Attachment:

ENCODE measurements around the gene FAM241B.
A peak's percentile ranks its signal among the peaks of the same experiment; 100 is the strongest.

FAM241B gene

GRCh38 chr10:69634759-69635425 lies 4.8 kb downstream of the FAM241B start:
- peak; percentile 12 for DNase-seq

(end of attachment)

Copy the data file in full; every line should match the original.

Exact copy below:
ENCODE measurements around the gene FAM241B.
A peak's percentile ranks its signal among the peaks of the same experiment; 100 is the strongest.

FAM241B gene

GRCh38 chr10:69634759-69635425 lies 4.8 kb downstream of the FAM241B start:
- peak; percentile 12 for DNase-seq